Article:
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Re^2: Substitution unexpectedly very slow, in Strawberry

by syphilis (Archbishop)
on Aug 07, 2023 at 02:13 UTC ( [id://11153752] : note . print w/replies, xml ) Need Help??

in reply to Re: Substitution unexpectedly very slow, in Strawberry
in thread Substitution unexpectedly very slow, in Strawberry

There was a possibly related thread here a few months ago about character repetitions and COW but I can't locate it right now.

It would be interesting to compare with a perl that was built without the COW.
How might that be achieved on Windows ? (In fact, how is it even done on Linux ? IIRC it's fairly easily do-able on *nix but I can't find the relevant documentation.)

On Windows, I'm seeing the same thing, irrespective of whether perl-5.38.0 is built with a mingw-w64 port of gcc or with Microsoft's Visual Studio 2022. Unthreaded builds of perl fare just as poorly as the multi-thread builds.
The one thing that does make a big difference is to use a 32-bit build of perl.
For example, with a 64-bit MSVC-built perl-5.38.0:
>perl 6.13913488388062 0.530965089797974 v5.38.0
For a 32-bit perl-5.38.0 built using the same MSVC compiler (VS2022) in 32-bit mode:
>perl 0.0664510726928711 0.0533270835876465 v5.38.0
But even with that 32-bit build of perl, the same issue becomes evident when "1e6" is changed to "2e6":
>perl 6.67774796485901 1.07769107818604 v5.38.0

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Re^3: Substitution unexpectedly very slow, in Strawberry
by swl (Parson) on Aug 07, 2023 at 02:43 UTC

    It also might not be related to COW and instead be something in the regex engine that is specific to windows. It's probably worth flagging with p5p.

      It also might not be related to COW and instead be something in the regex engine that is specific to windows.

      I wouldn't yet assume that it doesn't afflict Linux.
      Sure, there's nothing much in the figures that hippo choroba posted earlier, but I wonder if the same thing might become evident on Linux if "1e6" is increased to "2e6" or beyond.

      It's probably worth flagging with p5p

      Probably, yes.
      The 5.38.0 perlvar docs still warn about the potential performance hits of using $&, but then they also say (regarding $`, $& and $')
      In Perl 5.20.0 a new copy-on-write system was enabled by default, +which finally fixes most of the performance issues with these three vari +ables, and makes them safe to use anywhere.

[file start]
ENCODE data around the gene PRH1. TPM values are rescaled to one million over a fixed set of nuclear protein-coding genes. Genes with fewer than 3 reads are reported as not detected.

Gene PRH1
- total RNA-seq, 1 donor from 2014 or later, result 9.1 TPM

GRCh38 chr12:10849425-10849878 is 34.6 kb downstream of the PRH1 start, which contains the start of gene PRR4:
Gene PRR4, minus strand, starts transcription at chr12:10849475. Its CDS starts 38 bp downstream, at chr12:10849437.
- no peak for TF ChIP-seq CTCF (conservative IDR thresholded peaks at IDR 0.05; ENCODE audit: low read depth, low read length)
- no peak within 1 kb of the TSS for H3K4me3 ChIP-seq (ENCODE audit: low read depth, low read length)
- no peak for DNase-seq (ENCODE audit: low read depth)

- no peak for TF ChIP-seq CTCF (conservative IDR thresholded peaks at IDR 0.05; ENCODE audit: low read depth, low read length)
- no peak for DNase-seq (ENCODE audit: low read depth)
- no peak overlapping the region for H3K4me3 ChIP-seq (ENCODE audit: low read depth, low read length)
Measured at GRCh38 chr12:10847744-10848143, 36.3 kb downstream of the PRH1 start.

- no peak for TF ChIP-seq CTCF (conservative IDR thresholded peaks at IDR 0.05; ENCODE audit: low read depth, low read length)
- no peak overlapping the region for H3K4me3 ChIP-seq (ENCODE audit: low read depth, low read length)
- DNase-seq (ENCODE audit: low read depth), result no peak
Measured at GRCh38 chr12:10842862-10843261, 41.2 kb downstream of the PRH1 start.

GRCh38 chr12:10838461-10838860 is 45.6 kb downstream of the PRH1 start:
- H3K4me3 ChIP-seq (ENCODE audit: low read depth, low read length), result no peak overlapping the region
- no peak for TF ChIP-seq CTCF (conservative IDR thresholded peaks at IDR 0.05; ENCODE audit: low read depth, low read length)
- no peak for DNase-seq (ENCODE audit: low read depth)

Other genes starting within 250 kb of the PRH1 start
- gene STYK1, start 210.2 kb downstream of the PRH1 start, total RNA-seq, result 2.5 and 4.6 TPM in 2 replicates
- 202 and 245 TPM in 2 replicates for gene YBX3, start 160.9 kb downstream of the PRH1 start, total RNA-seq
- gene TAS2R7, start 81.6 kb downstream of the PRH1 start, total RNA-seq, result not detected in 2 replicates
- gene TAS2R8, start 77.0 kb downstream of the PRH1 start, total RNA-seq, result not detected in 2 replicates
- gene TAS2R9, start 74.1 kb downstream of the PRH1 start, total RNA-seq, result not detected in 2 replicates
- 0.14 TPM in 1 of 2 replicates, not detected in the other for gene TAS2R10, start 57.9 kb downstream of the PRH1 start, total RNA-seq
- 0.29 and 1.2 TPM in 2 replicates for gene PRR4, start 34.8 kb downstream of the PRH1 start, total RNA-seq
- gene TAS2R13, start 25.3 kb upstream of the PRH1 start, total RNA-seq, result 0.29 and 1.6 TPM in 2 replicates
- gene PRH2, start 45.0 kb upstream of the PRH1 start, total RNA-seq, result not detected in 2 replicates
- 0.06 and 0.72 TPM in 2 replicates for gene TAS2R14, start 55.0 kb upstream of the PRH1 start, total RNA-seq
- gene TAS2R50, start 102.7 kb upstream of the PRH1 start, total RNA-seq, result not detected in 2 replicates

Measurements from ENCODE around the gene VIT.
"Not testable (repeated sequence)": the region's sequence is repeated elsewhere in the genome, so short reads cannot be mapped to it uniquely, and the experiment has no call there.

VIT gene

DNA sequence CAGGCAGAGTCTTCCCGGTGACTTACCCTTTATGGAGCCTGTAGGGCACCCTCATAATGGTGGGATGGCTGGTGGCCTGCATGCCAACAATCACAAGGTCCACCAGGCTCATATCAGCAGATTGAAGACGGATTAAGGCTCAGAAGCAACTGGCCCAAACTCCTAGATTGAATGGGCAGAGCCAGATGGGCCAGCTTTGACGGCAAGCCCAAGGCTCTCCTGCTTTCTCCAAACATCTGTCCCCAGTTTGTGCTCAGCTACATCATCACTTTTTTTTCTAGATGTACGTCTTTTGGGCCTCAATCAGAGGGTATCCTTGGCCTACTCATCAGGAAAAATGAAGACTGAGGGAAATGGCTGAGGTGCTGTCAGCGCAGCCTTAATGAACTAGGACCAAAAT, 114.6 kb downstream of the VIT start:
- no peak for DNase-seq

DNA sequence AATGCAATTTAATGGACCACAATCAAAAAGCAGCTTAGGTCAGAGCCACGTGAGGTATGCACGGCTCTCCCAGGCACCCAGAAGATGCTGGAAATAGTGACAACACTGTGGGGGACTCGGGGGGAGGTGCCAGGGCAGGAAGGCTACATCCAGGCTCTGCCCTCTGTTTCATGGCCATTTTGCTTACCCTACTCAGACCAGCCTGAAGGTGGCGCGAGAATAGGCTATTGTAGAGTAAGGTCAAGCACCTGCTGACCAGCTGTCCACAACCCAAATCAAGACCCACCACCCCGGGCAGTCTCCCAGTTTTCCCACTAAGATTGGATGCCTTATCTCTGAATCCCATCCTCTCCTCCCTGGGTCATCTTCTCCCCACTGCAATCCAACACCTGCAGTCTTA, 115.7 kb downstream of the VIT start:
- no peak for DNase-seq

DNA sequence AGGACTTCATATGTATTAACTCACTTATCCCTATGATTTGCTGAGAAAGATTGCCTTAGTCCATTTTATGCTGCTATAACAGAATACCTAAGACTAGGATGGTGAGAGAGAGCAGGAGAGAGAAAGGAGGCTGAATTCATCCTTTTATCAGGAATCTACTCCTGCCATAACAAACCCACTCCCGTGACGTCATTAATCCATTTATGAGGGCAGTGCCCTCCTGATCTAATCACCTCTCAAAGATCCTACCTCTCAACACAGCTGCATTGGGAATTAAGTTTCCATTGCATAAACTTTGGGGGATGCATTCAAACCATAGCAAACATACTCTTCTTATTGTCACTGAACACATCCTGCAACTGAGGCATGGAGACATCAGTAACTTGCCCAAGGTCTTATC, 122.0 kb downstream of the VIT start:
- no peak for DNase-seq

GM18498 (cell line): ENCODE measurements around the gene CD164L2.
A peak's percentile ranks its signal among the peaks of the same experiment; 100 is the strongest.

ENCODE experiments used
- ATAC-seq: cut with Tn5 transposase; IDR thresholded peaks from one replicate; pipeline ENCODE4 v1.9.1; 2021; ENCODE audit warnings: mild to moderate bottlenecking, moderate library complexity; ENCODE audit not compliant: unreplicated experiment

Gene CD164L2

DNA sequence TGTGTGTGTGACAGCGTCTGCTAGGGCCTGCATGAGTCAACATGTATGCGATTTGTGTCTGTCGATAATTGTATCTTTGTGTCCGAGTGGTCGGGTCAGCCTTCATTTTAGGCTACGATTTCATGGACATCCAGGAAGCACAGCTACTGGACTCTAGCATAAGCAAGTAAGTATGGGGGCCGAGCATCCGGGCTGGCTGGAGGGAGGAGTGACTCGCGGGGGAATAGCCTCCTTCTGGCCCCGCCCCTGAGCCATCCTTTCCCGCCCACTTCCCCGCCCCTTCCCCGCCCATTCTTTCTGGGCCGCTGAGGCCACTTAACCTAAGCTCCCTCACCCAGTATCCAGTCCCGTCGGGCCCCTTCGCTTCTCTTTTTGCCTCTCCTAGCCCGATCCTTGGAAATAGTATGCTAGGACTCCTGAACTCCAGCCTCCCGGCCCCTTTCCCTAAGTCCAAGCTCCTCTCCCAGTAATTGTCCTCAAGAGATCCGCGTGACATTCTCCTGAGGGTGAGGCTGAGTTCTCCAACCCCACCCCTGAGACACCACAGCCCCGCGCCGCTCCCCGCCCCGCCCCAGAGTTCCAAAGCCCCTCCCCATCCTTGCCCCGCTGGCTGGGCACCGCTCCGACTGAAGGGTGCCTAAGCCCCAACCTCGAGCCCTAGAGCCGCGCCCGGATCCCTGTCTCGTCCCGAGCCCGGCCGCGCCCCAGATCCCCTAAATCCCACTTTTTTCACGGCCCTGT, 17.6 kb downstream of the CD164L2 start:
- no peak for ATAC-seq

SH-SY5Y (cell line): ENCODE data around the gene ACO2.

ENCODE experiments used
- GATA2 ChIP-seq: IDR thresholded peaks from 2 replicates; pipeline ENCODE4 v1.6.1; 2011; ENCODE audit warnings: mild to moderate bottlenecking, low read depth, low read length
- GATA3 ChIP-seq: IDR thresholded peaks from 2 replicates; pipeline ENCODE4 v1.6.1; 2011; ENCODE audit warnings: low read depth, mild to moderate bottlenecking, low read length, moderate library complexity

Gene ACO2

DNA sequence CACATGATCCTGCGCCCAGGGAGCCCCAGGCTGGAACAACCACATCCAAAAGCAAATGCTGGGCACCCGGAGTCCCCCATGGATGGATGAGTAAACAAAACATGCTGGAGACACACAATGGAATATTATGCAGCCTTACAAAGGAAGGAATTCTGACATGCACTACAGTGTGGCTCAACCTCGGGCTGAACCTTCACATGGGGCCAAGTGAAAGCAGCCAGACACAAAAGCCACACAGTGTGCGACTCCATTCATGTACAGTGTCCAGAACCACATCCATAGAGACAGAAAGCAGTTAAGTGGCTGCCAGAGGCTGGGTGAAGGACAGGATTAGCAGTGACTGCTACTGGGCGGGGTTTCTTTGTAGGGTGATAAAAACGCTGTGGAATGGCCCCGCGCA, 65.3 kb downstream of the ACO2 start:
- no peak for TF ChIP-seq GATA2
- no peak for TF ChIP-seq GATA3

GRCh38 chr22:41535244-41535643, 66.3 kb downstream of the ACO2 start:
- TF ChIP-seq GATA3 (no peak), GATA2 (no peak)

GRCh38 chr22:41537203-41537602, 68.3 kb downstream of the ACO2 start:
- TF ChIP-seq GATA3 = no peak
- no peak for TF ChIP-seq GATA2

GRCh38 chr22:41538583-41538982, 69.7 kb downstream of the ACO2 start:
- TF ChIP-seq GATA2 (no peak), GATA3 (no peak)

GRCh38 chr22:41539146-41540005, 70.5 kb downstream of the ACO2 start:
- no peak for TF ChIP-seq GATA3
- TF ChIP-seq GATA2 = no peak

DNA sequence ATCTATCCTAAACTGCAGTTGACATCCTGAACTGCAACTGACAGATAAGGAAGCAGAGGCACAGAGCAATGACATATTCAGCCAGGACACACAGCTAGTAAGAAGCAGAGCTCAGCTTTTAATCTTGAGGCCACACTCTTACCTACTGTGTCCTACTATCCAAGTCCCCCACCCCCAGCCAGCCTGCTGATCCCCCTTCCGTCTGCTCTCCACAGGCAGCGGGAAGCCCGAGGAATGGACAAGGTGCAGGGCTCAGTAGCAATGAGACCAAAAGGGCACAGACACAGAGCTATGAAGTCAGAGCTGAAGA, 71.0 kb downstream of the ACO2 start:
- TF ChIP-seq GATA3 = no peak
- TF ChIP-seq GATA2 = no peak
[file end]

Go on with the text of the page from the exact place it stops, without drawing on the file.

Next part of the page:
But note that it says "most of the performance issues".
      And I'm still a bit curious to know whether a perl-5.38.0 windows perl built without COW would suffer the same slowdown.


        There seems not to be a threshold value at which it kicks in. This suggests it's not COW related?.

        Modifying the code to take an argument to use as a power of 2 gives these results on Strawberry Perl 5.38. Code is below inside readmore tags.

        A doubling of the n leads to a more than doubling of the time on my machine. One would need to run it many times to be confident in the true rate of change but these numbers are close to a linear relationship when plotted with time log scaled. (For those interested in such things, the power function fitted using MS Excel is t = 8E-28**(n*21.743).)

        Edit: n in this case is the argument to the script, so the x-axis is n, not 2**n.

        Edit 2: And a polynomial function gives a better fit when using actual number of repetitions: t = 2E-11*n**2 - 5E-06*n + 0.387, with R^2 = 0.9989 (indicative-only given the sample size).

        C:\user\perlmonks>perl 15 32768 0.0403292179107666 0.0388741493225098 v5.38.0 C:\user\perlmonks>perl 16 65536 0.0916790962219238 0.0764880180358887 v5.38.0 C:\user\perlmonks>perl 17 131072 0.361366987228394 0.142138957977295 v5.38.0 C:\user\perlmonks>perl 18 262144 1.22035908699036 0.37365198135376 v5.38.0 C:\user\perlmonks>perl 19 524288 4.05149698257446 0.628846883773804 v5.38.0 C:\user\perlmonks>perl 20 1048576 21.3440728187561 3.00999999046326 v5.38.0